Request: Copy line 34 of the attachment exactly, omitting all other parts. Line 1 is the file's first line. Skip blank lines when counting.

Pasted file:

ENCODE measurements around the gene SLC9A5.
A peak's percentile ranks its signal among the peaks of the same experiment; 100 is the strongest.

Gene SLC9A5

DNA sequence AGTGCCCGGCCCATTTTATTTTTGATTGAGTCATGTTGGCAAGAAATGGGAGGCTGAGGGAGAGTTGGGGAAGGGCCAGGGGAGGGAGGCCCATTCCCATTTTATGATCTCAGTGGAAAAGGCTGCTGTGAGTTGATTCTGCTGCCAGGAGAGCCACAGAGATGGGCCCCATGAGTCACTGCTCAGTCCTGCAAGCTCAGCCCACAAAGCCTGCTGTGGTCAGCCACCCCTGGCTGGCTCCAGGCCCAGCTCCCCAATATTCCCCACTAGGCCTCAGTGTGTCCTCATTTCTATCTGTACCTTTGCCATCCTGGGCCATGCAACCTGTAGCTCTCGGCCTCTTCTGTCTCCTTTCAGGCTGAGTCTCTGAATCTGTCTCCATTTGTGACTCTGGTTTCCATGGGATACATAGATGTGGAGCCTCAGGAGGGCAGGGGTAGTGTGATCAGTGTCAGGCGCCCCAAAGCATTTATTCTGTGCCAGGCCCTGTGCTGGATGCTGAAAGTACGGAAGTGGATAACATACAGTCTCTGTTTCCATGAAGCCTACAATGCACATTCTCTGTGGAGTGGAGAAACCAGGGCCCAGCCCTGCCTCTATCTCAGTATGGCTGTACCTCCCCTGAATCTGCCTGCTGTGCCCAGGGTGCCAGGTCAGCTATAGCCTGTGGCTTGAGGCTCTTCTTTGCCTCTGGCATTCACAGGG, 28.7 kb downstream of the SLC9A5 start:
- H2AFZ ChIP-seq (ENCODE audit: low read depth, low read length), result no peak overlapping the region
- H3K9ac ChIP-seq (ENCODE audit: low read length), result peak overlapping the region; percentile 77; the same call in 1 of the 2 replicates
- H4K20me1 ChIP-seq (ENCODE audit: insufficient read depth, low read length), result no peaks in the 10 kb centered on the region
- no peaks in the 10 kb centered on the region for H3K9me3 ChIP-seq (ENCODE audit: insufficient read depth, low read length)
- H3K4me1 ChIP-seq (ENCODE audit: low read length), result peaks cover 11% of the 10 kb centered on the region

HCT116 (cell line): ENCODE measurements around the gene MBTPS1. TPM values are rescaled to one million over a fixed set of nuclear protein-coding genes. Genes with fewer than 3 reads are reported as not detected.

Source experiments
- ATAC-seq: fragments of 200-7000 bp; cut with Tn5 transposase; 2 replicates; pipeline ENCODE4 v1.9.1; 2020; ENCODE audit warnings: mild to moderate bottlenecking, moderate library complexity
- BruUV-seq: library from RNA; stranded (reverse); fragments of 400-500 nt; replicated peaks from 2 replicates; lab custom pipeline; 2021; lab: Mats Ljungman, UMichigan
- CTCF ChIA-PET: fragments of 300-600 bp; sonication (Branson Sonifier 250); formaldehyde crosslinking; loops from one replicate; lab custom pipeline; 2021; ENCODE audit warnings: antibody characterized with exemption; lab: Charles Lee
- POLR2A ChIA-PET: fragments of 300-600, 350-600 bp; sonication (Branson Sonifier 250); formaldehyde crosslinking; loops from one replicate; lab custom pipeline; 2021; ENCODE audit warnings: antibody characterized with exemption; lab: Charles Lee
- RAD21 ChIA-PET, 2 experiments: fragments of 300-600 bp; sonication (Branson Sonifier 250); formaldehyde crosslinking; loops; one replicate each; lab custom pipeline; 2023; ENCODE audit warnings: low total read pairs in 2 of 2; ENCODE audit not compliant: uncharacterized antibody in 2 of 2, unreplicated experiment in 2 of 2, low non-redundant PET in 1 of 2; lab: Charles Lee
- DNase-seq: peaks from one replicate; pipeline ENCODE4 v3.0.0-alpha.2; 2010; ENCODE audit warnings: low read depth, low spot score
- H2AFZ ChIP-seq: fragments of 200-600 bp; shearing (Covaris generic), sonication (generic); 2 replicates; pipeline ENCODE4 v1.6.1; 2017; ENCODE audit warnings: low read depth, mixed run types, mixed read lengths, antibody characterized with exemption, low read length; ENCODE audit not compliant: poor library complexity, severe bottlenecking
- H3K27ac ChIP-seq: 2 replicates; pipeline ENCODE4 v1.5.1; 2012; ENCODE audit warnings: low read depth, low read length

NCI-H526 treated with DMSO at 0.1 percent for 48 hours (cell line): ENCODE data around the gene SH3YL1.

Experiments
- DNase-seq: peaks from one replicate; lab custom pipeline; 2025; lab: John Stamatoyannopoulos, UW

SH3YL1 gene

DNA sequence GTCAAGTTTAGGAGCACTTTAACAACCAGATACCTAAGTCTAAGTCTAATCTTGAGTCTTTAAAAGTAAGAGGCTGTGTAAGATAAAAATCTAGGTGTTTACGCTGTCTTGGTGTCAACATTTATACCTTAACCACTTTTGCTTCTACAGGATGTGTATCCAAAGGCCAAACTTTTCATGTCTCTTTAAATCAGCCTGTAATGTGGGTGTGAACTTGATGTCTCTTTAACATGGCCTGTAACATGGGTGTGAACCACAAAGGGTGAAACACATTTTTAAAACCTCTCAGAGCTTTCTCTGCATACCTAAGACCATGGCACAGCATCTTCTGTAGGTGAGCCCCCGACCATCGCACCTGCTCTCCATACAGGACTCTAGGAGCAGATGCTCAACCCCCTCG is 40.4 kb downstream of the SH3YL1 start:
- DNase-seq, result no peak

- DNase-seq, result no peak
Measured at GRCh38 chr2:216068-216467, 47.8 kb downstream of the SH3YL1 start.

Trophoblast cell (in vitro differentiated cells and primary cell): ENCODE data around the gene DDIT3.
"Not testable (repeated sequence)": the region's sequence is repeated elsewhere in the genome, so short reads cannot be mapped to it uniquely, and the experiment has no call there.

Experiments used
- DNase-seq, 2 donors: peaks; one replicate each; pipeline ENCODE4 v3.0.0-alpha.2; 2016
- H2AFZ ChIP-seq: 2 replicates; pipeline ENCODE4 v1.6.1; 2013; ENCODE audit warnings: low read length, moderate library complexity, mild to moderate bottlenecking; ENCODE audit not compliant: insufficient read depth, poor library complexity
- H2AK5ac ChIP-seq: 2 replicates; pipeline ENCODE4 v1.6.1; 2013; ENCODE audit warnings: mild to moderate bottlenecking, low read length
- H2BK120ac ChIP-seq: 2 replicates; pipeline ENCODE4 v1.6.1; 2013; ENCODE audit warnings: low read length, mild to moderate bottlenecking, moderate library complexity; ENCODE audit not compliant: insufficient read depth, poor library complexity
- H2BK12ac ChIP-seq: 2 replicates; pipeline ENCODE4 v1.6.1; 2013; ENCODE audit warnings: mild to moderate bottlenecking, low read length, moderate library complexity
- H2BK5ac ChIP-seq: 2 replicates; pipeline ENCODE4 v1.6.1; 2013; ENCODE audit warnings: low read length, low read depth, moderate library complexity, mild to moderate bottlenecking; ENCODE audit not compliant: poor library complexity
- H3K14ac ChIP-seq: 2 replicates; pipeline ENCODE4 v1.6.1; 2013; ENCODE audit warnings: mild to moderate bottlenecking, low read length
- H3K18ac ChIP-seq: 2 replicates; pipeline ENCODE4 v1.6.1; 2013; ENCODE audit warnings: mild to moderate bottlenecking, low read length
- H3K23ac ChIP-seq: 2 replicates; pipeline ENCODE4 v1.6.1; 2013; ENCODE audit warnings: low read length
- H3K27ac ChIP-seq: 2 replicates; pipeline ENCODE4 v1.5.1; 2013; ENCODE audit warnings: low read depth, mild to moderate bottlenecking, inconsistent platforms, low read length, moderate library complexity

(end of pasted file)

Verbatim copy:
- H2BK120ac ChIP-seq: 2 replicates; pipeline ENCODE4 v1.6.1; 2013; ENCODE audit warnings: low read length, mild to moderate bottlenecking, moderate library complexity; ENCODE audit not compliant: insufficient read depth, poor library complexity